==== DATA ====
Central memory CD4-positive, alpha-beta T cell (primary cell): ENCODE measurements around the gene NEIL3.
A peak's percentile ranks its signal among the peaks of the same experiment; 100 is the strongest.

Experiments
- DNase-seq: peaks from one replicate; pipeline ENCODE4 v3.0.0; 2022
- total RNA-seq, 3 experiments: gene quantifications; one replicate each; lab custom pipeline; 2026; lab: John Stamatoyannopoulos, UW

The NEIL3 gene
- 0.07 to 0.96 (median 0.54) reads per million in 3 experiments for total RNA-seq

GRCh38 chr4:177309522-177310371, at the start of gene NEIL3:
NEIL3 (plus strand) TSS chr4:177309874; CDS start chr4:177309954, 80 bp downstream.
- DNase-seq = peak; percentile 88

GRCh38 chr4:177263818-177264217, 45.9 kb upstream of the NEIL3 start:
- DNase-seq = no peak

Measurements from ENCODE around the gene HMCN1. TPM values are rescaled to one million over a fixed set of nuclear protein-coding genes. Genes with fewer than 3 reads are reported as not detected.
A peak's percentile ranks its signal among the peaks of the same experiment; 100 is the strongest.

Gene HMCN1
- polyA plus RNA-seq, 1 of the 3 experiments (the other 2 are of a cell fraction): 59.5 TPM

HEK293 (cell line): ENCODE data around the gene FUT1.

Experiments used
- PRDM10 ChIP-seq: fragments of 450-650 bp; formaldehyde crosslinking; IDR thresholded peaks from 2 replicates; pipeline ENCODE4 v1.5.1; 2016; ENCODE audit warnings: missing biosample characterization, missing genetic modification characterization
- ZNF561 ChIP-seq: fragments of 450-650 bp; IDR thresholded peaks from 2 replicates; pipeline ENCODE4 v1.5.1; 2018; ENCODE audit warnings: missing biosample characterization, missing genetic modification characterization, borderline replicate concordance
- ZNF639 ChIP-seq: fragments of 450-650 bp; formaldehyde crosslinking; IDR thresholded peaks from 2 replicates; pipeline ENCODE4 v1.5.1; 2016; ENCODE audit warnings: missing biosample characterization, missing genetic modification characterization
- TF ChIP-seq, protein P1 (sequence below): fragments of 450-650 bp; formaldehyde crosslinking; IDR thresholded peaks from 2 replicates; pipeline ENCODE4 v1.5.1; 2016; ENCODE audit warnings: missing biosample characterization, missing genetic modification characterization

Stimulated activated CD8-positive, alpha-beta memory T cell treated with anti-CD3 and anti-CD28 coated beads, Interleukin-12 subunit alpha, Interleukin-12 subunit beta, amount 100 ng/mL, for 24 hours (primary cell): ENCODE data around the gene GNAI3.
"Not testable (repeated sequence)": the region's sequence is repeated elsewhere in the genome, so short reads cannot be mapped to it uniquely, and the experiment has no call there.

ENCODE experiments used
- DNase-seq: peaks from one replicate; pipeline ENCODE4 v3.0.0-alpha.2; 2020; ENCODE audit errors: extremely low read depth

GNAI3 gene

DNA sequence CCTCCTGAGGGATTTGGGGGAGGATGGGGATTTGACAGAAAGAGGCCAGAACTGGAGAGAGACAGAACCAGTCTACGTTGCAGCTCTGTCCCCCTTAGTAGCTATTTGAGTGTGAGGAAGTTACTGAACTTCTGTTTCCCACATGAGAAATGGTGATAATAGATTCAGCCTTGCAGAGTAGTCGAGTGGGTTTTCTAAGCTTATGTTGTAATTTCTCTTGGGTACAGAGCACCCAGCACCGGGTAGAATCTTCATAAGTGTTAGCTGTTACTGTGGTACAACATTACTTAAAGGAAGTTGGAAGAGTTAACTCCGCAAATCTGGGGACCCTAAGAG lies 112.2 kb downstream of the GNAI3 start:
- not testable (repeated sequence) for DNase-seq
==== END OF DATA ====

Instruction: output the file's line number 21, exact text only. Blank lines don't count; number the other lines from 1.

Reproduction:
- ZNF639 ChIP-seq: fragments of 450-650 bp; formaldehyde crosslinking; IDR thresholded peaks from 2 replicates; pipeline ENCODE4 v1.5.1; 2016; ENCODE audit warnings: missing biosample characterization, missing genetic modification characterization